"Harvesting Harvesters"

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In the preaching of the gospel, it is essential to search out those who have not heard.

Jesus did it: Lu 19:10 For the Son of man is come to seek and to save that which was lost.

Paul did it: Ro 15:20 Yea, so have I strived to preach the gospel, not where Christ was named, lest I should build upon another man's foundation:

Jesus commanded it: Mr 16:15 And he said unto them, Go ye into all the world, and preach the gospel to every creature.

It is clear that they have not heard until they have heard in a way that is understandable to them.

2Co 3:12 Seeing then that we have such hope, we use great plainness of speech:

1Co 14:11 Therefore if I know not the meaning of the voice, I shall be unto him that speaketh a barbarian, and he that speaketh shall be a barbarian unto me.

But Why The Mexican
Indian People Especialy?
And What Is Different About Them?

For more than four hundred years, they have kept their tribal customs, and their languages in spite of the dominant Spanish culture. Think about what that says about how closed their cultures have been! They have been closed because of the language barrier, because of natural barriers (canyons, mountains, etc.), but especially because of the cultural barrier. True there have been changes in their cultures, but changes that were initiated from the outside have always been resisted stubbornly, and still are. This includes the changes that the gospel could have brought. And their cultures are so fragmented that almost each village is a separate culture, and dialect.

A large part of this resistance falls away when the peer pressure of the village is not there to back it up (i.e. when individuals or smaller groups are away from their villages). David Gutierrez (missionary among the Zapotecs of Puchutla, Oax.), after 18 years of labor with his wife among them, came in 1991 to Culiacan, and after two weeks he said that 18 years of labor had not produced as much fruit among them as those two weeks of outreach when they were so far from home.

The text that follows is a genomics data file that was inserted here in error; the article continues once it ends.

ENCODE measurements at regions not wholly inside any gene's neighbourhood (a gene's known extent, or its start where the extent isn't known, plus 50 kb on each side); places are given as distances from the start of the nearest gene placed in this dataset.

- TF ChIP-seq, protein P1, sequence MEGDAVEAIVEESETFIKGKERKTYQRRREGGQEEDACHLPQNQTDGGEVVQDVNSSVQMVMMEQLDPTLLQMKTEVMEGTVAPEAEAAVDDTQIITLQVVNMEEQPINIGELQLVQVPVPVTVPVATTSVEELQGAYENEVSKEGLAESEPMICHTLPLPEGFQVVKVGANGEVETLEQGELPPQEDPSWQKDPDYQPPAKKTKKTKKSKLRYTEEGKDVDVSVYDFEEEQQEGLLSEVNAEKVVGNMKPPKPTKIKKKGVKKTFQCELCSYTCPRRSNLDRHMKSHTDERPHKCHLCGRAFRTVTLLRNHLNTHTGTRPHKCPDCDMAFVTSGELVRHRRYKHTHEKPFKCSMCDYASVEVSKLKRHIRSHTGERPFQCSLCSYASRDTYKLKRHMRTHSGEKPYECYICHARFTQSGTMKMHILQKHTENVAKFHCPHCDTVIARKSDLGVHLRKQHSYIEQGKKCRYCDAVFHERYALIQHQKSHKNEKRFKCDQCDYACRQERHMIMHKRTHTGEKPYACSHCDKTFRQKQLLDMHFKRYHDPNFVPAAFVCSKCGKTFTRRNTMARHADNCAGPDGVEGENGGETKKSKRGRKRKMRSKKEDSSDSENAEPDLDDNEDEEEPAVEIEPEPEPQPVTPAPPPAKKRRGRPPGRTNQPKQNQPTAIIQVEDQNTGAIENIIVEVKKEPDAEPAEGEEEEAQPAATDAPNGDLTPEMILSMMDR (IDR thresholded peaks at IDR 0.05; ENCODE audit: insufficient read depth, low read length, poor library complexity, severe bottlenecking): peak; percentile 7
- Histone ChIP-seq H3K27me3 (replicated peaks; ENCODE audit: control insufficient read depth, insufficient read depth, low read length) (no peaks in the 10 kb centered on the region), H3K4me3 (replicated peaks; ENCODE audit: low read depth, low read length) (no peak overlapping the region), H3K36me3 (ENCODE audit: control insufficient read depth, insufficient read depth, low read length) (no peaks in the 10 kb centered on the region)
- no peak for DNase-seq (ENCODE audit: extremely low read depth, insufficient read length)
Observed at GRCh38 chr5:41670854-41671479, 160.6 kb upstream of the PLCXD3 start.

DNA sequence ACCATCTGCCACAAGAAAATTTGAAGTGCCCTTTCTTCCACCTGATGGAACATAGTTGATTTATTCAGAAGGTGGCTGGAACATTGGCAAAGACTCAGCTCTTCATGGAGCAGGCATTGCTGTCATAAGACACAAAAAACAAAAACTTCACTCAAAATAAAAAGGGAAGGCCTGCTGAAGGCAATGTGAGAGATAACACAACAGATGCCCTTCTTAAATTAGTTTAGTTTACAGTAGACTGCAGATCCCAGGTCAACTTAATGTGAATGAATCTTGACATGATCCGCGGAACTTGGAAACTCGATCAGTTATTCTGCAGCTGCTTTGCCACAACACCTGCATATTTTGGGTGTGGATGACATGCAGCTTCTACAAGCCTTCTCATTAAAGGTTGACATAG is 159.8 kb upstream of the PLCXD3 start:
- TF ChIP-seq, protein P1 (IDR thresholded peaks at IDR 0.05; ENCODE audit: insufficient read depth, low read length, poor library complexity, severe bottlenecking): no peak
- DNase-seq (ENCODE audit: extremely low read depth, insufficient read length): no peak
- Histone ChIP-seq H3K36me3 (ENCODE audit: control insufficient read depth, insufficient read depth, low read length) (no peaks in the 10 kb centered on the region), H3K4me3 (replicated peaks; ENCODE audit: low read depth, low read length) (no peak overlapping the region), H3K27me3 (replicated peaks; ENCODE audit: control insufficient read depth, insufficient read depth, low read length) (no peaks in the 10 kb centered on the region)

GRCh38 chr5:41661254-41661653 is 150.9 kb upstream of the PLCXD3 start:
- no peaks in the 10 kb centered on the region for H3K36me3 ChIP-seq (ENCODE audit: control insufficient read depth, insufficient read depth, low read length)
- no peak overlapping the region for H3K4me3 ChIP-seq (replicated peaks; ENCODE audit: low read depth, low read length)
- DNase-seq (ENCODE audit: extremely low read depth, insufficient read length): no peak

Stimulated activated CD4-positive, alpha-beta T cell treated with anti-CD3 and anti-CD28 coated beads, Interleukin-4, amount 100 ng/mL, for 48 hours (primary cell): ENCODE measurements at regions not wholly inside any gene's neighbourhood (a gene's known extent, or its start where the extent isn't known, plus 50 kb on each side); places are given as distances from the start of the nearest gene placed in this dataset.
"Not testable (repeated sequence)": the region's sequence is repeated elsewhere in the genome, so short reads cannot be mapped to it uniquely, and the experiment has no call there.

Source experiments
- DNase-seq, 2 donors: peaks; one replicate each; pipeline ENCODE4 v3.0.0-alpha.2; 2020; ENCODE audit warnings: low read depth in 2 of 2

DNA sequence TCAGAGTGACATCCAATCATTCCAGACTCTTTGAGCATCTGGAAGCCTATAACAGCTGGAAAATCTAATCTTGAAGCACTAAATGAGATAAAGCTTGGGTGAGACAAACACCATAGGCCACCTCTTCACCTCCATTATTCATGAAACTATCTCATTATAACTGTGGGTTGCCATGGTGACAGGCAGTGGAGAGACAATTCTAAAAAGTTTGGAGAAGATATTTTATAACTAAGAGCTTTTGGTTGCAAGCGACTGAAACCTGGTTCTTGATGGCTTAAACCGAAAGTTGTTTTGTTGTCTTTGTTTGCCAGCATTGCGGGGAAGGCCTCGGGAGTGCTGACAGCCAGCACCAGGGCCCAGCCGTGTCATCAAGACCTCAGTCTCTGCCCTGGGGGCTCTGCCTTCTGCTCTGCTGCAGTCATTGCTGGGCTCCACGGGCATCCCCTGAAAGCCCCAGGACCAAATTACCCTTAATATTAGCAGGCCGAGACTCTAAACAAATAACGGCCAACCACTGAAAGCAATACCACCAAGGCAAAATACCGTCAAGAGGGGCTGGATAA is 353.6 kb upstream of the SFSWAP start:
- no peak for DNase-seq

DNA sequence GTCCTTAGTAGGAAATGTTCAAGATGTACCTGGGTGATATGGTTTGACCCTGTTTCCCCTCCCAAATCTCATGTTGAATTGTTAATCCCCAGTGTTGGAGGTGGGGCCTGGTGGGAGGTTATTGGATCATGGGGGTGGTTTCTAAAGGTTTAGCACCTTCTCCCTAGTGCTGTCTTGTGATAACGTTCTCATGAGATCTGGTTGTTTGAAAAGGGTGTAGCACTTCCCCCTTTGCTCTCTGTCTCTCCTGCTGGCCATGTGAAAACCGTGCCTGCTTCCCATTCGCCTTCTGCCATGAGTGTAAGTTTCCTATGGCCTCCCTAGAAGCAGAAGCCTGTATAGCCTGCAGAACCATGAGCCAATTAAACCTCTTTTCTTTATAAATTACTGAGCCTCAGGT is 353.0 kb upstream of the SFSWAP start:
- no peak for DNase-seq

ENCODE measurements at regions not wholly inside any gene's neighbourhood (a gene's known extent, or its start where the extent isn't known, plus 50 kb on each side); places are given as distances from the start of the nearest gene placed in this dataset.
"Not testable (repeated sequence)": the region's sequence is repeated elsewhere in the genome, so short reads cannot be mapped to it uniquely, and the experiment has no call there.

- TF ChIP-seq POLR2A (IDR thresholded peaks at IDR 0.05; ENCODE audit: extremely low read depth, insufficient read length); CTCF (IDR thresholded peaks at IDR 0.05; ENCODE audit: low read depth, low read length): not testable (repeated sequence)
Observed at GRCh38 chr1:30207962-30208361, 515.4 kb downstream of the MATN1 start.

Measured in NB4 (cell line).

Although for centuries individuals from some of these mountain villages have drifted out to the outer world seeking work and relief from their grinding poverty, they were the exception. In recent decades, natural disasters in their homelands, and the availability of work in other areas, and cheap transportation to get to those areas have combined to encourage what today is a major people-movement, a veritable flood of Indian villagers moving North looking for opportunity. Yet their ties to their homelands are very strong, and most return as often as they can. While they are away, they are wide open to the gospel message, and the majority of evangelical churches that have been established in these Indian villages were established in just that way: Indian men and women were led to Christ while they were away from home, and returned with the gospel. Sometimes, (since the change seemed to be initiated from within the group by those returning) they were received, and a local church was born. Other times, the change was rejected by the rest of the village, or the leaders, and the believers were driven out, or murdered.

The work that my wife and I have dedicated ourselves to for the past twenty years has often been criticized because it does not result directly in what the religious world is pleased to call churches, and yet this type of work has been responsible for the establishment of at least 67 such churches (figure quoted from Dr. Gerry Gutierrez in 1998). If the church be defined in a more biblical way, the number would be much higher. Your ministry to these people while they are in your area will doubtless contribute similarly to the advancement of the kingdom of God in regions far from your personal reach. But it will require an investment of time, finances, and love on your part, and bring little visible return this side of glory. Never the less, it is perfectly in line with the expressed will of God. Are you ready?

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© Dave & Ella McMullen, 2001
(Harvesting Harvesters)

Last update
Oct. 15, 2001